Will Airlines Ever Introduce A Cabin Below Economy?

Economy class: words that strike trepidation into the heart of many a long-haul passenger, who is not only about to embark on a physical journey but also a spiritual one, as they enter the tiny economy seats most modern airlines employ.

Economy cabins like this might soon be considered luxury. Photo: Wikimedia.

However, some airlines are flirting with the idea of an even lower cabin class below economy.

What are the details?

According to God Save The Points, many airlines are considering unbundling the features that are offered in economy. After all, what seems to be working well in business class might work just as well down at the back of the plane. What sort of things they might unbundle?

  • No longer including meals
  • No longer including entertainment
  • Reducing seat pitch below 30″
  • Another seat per row
  • Not even a tray table or overhead bin space
  • They might even eliminate windows or place the area off the main deck

But with this unbundling, airlines will now be able to offer an even cheaper price point for budget-conscious passengers.

Some airlines are really starting to push how many people they can fit on the plane, with reports that French Bee will offer 10-seat across in their economy cabin onboard their A350 fleet. In an interview to RGN, the Airbus VP of Marketing, François Caudron, mentioned the creation of a new sub-economy class, saying,

“Some of them say we may want to have a cabin portion, just to have a product that allows us to compete with the long-haul, low-cost. And then I’m seeing in the mainline carriers, this is what we’re going to be seeing. The back of the cabin, or it’s a part of the economy cabin, ten-abreast, and then a nine-abreast, and then a premium economy, and then business.”

French bee A350 on ground
A French Bee taxis in Paris. Photo: Wikimedia Commons

What would this class be like?

The first major difference between this and economy is that technically you would not actually get a seat. Rather you would be seated in an ‘upright brace’ that supported you physically but would not provide any comfort. It would allow airlines to greatly reduce the seat pitch from 30 inches to 23-inches (58cm), a 25% decrease. This would increase passenger capacity onboard by 40%.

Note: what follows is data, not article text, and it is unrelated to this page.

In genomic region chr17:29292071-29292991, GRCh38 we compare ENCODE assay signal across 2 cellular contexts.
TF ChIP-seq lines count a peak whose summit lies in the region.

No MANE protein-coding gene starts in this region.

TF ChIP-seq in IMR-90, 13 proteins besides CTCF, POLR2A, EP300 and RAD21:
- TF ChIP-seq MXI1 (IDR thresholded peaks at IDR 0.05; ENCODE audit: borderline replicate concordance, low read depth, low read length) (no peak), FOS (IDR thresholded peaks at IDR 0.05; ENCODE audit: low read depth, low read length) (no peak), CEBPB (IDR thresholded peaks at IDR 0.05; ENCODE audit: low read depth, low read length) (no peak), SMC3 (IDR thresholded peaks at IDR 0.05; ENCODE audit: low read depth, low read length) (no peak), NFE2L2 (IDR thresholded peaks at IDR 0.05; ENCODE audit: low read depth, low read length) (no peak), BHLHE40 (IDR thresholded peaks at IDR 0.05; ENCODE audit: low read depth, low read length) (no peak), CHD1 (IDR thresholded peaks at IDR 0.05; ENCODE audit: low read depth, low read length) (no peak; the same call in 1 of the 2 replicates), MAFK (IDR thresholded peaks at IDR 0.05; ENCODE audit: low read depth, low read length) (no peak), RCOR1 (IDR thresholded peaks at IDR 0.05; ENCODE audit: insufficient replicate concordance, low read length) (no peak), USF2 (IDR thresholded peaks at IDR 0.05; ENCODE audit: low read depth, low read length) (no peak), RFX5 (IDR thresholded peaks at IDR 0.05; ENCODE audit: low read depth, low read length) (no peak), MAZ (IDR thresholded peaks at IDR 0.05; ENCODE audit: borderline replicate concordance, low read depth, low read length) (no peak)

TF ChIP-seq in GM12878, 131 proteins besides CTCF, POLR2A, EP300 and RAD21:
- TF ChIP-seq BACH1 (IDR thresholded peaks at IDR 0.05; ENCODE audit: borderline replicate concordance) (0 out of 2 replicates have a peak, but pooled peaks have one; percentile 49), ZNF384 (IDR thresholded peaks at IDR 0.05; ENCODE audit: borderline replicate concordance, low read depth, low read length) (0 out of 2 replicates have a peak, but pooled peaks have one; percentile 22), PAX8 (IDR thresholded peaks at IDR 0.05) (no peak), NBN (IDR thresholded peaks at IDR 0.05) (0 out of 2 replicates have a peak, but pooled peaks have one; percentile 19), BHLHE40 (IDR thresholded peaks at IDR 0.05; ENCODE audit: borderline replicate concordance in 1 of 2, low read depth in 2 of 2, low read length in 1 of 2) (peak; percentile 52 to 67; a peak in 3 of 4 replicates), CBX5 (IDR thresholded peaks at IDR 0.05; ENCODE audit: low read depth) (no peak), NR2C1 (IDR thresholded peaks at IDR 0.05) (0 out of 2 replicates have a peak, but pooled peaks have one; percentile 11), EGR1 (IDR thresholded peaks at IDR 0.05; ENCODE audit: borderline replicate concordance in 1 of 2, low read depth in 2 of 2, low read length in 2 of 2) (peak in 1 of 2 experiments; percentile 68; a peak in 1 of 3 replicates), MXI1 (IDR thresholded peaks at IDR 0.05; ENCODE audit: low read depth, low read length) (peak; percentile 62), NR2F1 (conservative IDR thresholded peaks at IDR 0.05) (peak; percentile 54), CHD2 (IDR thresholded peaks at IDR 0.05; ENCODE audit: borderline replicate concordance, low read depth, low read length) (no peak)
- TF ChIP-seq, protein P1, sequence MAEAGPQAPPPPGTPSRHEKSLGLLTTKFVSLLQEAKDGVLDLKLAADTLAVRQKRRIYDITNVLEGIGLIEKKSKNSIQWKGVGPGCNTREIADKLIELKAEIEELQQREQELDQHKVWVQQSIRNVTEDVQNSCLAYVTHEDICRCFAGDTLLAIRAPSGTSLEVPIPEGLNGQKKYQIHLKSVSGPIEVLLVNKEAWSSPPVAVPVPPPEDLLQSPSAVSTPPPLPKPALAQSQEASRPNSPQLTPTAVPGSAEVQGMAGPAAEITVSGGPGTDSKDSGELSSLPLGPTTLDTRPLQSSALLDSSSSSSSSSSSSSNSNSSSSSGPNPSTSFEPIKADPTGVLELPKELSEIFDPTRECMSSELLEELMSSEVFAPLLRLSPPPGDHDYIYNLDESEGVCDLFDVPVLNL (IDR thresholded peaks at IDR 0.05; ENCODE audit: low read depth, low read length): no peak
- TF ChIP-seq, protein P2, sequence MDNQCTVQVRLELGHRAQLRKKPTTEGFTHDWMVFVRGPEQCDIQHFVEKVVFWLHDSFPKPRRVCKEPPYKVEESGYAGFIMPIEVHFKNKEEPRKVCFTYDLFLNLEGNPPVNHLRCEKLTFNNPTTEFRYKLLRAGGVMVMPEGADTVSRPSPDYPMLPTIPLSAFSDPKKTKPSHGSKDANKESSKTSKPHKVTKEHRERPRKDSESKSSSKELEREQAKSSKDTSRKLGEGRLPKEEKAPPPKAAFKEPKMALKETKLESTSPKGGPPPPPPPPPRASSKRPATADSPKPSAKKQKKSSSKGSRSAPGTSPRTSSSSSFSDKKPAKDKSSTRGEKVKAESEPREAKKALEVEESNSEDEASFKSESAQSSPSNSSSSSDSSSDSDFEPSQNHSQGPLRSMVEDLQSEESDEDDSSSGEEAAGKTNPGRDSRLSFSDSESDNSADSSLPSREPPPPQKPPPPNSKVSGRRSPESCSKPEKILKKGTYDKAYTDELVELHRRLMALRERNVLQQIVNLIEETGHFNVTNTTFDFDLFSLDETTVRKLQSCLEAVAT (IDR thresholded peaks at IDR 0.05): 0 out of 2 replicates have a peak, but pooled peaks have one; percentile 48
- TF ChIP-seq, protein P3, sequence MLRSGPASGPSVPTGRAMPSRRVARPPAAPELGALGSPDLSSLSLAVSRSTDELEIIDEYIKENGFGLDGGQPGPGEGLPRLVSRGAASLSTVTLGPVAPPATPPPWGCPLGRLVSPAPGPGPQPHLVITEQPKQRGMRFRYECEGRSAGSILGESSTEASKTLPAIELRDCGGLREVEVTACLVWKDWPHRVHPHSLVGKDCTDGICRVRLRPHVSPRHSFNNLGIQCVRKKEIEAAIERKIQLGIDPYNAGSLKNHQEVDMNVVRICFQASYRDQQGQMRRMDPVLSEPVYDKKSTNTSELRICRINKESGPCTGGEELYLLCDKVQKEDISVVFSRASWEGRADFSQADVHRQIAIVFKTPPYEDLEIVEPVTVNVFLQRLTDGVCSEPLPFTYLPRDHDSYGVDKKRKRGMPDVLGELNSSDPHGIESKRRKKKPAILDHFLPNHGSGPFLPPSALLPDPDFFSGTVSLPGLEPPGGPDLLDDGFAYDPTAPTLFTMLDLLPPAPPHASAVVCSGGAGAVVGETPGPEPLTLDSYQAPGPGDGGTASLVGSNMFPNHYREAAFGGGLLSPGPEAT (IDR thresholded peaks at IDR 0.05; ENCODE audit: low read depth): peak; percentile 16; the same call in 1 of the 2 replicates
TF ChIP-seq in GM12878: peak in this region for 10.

It would be for airlines that fly short-haul routes of no more than two hours… at least that’s what we hope! Additionally, passengers would have none of the perks that we normally expect with air travel, and might be asked to fly in very spartan conditions.

Who would fly it?

There are actually airlines in the world today who have tested the waters with a ‘lower class cabin’.

The first, Ryanair, will come at no surprise for long-time readers. They have already pushed for a special Boeing 737 MAX 200 aircraft, that takes a normal Boeing 737 MAX 8 and increases the seat density to 200 seats. This is accomplished by removing toilets and other extra spaces that are deemed ‘unnecessary’. Fortunately, this aircraft has been delayed by the Boeing 737 MAX groundings, but maybe it is only a matter of time until Ryanair takes the concept further and removes the seats altogether.

Ryanair 737 MAX
Ryanair will operate a dense 200 seat configuration of the 737 MAX. Photo: Ryanair

Other airlines that have expressed interest in the design is Australia’s Tiger Air and Chinese airline Spring Airlines. The saddle seat design pictured above has not yet been approved by the FAA or other regulatory authorities.

That just leaves us with the real question: which airline will implement this first?

What do you think of this new airline class? Would you fly in it for a cheaper experience? Let us know in the comments!